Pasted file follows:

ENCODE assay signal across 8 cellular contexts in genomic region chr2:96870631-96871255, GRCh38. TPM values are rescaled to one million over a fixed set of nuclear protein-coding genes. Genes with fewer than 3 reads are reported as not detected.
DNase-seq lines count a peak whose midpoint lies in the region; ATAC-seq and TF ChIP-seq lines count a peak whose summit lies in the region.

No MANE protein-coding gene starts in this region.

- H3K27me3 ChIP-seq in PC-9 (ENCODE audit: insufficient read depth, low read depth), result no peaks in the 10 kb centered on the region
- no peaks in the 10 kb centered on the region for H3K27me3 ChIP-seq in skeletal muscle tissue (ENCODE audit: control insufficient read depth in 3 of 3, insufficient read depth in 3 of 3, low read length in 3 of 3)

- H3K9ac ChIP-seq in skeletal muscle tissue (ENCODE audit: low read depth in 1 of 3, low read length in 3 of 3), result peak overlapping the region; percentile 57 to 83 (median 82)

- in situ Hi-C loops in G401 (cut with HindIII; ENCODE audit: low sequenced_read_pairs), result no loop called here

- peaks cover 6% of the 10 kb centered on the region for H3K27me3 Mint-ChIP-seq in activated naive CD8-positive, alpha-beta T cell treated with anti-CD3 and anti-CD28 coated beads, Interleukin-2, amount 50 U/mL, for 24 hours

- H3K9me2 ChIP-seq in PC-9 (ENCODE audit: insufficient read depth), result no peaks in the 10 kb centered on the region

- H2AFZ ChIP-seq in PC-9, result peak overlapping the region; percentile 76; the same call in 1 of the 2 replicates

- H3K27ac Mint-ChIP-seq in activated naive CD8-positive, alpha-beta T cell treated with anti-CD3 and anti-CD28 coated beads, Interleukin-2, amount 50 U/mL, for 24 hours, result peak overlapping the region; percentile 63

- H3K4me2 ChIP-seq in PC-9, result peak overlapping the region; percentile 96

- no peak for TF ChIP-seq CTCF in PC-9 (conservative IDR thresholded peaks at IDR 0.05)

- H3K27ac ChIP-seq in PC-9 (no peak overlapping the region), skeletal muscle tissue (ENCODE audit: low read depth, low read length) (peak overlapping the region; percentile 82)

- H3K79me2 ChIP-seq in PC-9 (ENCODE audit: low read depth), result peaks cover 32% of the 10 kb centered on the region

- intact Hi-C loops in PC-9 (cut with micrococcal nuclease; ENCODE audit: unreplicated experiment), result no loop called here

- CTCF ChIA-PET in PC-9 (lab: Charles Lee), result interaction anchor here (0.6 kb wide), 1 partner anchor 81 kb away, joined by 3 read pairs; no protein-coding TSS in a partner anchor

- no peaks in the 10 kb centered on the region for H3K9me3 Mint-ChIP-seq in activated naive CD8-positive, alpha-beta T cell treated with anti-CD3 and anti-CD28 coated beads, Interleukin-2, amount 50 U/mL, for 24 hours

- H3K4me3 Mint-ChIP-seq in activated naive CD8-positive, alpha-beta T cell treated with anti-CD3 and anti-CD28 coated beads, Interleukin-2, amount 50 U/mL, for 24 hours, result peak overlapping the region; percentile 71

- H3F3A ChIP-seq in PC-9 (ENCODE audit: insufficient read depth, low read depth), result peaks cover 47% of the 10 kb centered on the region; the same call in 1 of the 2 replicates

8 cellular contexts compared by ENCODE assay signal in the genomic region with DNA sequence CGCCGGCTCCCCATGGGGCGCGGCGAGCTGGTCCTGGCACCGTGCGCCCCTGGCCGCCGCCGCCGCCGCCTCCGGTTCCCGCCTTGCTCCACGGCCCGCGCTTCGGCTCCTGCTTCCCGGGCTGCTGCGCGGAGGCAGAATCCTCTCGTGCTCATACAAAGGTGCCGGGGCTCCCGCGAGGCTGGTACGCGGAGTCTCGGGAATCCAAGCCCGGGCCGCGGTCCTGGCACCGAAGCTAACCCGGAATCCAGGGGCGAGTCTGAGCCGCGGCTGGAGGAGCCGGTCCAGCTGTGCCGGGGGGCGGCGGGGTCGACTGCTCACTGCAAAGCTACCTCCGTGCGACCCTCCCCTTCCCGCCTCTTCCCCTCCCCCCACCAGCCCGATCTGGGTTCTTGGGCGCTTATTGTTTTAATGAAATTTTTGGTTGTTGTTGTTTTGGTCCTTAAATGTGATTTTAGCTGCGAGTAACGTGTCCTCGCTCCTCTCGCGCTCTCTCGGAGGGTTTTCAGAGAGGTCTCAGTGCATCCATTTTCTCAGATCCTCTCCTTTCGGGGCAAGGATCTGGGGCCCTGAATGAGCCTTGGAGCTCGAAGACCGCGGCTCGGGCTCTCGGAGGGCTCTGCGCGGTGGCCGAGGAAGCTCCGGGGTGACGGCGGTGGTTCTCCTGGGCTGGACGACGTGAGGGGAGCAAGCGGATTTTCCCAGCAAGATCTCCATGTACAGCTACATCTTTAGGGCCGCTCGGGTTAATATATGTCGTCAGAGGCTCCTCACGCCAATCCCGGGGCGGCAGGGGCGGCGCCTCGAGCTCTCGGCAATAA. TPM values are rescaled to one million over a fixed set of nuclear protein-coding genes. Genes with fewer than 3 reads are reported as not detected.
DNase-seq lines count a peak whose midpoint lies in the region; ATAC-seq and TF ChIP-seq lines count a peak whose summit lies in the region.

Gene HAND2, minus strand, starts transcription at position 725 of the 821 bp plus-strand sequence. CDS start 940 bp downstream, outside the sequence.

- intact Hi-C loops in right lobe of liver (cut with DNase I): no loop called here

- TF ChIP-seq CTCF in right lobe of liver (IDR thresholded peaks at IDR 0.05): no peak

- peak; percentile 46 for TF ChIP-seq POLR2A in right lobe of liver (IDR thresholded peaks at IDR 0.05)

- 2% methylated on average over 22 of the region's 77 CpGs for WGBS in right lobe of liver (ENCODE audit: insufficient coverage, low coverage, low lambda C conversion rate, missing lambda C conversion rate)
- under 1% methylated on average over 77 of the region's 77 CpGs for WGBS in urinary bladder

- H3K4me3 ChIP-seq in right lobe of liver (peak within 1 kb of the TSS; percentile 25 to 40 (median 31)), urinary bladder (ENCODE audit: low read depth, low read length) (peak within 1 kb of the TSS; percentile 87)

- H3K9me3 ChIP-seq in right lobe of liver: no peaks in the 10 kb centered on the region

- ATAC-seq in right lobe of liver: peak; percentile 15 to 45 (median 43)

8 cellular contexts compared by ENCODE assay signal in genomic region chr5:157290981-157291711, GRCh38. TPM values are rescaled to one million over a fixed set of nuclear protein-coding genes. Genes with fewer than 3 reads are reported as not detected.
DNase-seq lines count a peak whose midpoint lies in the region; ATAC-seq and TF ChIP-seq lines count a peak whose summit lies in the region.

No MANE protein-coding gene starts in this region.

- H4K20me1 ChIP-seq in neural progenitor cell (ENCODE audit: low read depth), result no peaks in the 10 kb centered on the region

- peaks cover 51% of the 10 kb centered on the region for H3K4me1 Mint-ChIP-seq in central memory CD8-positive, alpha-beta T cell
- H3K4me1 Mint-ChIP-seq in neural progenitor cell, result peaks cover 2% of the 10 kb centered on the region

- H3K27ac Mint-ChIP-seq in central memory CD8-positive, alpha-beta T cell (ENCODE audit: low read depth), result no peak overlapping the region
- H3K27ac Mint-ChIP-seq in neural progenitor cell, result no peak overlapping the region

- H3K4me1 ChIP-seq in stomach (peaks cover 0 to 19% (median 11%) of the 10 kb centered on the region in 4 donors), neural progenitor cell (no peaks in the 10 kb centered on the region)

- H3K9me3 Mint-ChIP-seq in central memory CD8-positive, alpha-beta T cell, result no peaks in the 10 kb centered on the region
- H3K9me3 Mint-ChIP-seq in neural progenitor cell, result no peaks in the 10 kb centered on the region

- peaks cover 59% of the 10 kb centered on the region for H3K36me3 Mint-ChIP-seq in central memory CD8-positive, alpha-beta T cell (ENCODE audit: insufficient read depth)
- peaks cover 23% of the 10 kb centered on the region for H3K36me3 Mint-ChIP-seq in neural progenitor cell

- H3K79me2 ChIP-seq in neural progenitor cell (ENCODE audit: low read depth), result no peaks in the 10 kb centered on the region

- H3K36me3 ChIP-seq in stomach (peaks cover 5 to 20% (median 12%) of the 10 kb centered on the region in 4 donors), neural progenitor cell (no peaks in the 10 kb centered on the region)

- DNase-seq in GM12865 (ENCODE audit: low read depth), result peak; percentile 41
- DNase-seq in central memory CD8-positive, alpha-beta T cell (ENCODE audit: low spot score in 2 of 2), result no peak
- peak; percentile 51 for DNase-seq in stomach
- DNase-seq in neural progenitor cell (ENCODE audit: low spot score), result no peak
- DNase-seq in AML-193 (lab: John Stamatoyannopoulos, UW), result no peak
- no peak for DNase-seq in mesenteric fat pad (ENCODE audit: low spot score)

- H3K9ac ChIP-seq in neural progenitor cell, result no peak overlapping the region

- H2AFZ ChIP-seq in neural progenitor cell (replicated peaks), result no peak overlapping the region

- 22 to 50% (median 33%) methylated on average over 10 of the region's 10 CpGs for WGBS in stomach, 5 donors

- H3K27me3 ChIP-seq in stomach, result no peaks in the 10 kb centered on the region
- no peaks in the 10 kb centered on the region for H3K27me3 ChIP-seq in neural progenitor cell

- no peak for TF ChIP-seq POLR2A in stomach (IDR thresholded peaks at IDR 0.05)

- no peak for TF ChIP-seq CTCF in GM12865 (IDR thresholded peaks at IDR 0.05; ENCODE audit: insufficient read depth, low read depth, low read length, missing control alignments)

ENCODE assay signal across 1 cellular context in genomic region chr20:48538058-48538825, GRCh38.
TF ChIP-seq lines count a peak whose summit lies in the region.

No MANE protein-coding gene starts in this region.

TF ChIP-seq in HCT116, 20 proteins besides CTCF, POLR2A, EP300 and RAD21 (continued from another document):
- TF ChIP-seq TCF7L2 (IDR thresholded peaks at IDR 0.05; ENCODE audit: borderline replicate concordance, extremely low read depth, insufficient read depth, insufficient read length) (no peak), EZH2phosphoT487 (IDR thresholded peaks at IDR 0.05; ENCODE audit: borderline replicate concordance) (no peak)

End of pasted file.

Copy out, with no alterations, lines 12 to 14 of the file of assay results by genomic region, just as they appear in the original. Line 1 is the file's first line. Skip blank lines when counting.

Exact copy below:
- H3K4me2 ChIP-seq in PC-9, result peak overlapping the region; percentile 96

- no peak for TF ChIP-seq CTCF in PC-9 (conservative IDR thresholded peaks at IDR 0.05)

- H3K27ac ChIP-seq in PC-9 (no peak overlapping the region), skeletal muscle tissue (ENCODE audit: low read depth, low read length) (peak overlapping the region; percentile 82)